The Wildcat Hills are an escarpment of sandstone bluffs and buttes on the southern ridge of the North Platte River Valley in the Nebraska Panhandle. The bluffs run along the southern ridge for about 60 miles from the southwestern edge of Bridgeport to the Nebraska-Wyoming border.
The bluffs that cover the valley range in elevation from 4500 feet - 5200 feet. The summits of these bluffs are densely forested with pine trees. Wild animals such as mountain lions, deer, elk, and more run free in the forests.
There are a number of ways to reach the area. US Route 26 will drive past the scenic bluffs. The Kimball exit off I-80 takes you on State Route 71. The route winds through the mid-altitude bluffs. State Route 92 also spans the length of the valley below.
The easiest way to reach the Wildcat Hills is by driving. There is only one highway route through the bluffs, and that is State Route 71. All the other routes are gravel or dirt. Hiking is highly recommended in this area of scenic beauty.
- Wildcat Hills State Recreation Area preserves the highest points in the Wildcat Hills. It also preserves some of the wildlife found in the area, and has some of the best recreational opportunities in the area.
- Chimney Rock National Historic Site preserves a historical outbranch of the bluffs called Chimney Rock. The rock is about 325 feet above the valley floor. It was a very important stop along the Oregon, Mormon, and California Trails.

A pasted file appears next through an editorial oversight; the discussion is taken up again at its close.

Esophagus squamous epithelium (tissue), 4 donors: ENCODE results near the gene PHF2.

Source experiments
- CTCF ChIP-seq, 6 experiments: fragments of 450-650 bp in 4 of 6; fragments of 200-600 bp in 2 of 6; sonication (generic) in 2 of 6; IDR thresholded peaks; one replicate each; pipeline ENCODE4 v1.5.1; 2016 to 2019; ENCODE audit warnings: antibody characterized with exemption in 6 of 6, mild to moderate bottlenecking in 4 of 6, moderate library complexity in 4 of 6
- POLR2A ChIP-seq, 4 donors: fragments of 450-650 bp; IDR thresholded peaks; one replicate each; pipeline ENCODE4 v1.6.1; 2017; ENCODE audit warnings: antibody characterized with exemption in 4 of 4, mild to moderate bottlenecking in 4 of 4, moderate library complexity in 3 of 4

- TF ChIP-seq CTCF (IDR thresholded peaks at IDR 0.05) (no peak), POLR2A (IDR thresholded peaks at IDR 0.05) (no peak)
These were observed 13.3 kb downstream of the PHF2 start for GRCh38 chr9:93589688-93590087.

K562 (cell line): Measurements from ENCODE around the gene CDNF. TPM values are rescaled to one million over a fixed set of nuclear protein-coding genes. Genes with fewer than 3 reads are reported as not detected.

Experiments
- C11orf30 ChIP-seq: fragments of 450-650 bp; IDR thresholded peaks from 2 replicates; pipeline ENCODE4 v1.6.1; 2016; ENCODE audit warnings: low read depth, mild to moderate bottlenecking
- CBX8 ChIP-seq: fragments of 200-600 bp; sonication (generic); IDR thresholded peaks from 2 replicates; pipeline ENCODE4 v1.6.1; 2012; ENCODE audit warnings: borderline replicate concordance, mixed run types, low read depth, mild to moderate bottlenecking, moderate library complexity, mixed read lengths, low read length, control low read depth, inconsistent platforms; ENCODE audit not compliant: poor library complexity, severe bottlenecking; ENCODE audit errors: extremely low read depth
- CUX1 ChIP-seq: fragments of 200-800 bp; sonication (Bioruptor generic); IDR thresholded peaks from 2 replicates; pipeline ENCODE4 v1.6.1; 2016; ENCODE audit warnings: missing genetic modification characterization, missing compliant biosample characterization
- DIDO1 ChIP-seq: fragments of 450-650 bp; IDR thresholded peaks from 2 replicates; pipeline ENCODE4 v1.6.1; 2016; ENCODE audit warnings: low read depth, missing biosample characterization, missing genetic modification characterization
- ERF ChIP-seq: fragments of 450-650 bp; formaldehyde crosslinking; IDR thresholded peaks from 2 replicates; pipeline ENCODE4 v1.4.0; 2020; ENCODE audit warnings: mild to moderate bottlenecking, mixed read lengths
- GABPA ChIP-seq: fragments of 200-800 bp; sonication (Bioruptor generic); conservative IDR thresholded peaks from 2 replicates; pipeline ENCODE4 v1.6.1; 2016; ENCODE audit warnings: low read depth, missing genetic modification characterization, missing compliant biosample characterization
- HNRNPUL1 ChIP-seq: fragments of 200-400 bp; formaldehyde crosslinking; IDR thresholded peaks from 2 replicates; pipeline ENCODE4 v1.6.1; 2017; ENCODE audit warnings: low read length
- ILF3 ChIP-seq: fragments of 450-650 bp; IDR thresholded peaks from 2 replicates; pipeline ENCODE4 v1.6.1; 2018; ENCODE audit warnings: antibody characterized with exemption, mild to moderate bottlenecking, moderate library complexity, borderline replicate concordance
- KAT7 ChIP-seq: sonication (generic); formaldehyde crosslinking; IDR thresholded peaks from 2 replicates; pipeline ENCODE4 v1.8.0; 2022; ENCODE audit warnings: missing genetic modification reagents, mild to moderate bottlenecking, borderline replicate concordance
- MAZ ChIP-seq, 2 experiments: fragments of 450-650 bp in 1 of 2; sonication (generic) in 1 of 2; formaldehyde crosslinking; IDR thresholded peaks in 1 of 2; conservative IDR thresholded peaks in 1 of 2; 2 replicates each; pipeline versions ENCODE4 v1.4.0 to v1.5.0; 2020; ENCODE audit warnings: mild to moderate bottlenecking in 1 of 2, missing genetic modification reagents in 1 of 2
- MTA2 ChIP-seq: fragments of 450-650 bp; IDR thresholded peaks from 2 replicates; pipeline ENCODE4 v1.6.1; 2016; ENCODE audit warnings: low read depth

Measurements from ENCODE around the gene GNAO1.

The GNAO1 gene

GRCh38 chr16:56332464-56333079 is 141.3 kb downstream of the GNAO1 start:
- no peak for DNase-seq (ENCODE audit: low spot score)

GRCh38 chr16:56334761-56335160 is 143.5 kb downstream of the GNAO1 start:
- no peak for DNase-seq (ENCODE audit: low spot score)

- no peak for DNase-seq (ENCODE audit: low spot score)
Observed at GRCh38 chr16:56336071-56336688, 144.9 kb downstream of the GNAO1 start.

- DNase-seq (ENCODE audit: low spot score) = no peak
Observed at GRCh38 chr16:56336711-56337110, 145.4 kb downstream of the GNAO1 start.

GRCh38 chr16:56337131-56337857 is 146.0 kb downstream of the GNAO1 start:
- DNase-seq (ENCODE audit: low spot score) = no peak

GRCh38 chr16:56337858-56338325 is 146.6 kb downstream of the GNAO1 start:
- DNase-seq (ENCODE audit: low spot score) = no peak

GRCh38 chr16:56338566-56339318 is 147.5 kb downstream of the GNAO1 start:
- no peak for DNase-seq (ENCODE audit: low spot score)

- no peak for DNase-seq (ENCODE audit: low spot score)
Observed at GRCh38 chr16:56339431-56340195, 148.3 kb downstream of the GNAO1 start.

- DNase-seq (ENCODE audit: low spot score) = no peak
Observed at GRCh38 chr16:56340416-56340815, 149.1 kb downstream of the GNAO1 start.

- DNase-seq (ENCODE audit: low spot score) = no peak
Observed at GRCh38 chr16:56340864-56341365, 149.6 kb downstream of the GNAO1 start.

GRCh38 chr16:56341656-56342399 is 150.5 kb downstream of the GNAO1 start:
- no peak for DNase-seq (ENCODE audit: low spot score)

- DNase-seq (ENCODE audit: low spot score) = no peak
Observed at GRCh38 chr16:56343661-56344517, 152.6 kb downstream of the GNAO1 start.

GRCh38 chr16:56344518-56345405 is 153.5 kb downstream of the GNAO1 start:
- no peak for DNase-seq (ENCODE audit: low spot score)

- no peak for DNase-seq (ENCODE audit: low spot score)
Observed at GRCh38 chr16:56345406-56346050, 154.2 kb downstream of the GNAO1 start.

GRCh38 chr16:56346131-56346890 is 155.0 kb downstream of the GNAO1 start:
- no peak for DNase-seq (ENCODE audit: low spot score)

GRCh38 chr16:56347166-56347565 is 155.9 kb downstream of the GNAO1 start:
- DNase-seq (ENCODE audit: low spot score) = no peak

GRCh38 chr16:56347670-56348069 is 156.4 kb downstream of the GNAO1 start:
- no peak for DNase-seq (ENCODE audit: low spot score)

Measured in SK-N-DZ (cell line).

- Scotts Bluff National Monument preserves huge outcrops of the Wildcat Hills near the town of Gering. The bluffs rise over 850 feet from the valley floor. The monument's local-famed Summit Road winds through three tunnels to the very summit of the bluff, giving some of the best panoramic and picturesque views in the area.
- Hiking is what a large number of people do when in the area. The trails (most trails are in Wildcat Hills State Recreation Area) give hikers panoramic vistas of the valley. Chimney Rock and Scotts Bluff are sights spotted from many of these vistas.
- Camping is also another great way to experience the area.
The area is known for some of the most brutal weather in the state. During the spring and summer, very severe thunderstorms and sometimes tornadoes are common in the area. During winter, dangerous blizzards pass the area frequently.
Steep slopes and cliffs can be dangerous for hikers. Stay on the trails and watch your step. Also, the prairie rattlesnake is common around the Wildcat Hills. Although an encounter with one of these is very rare, it can happen.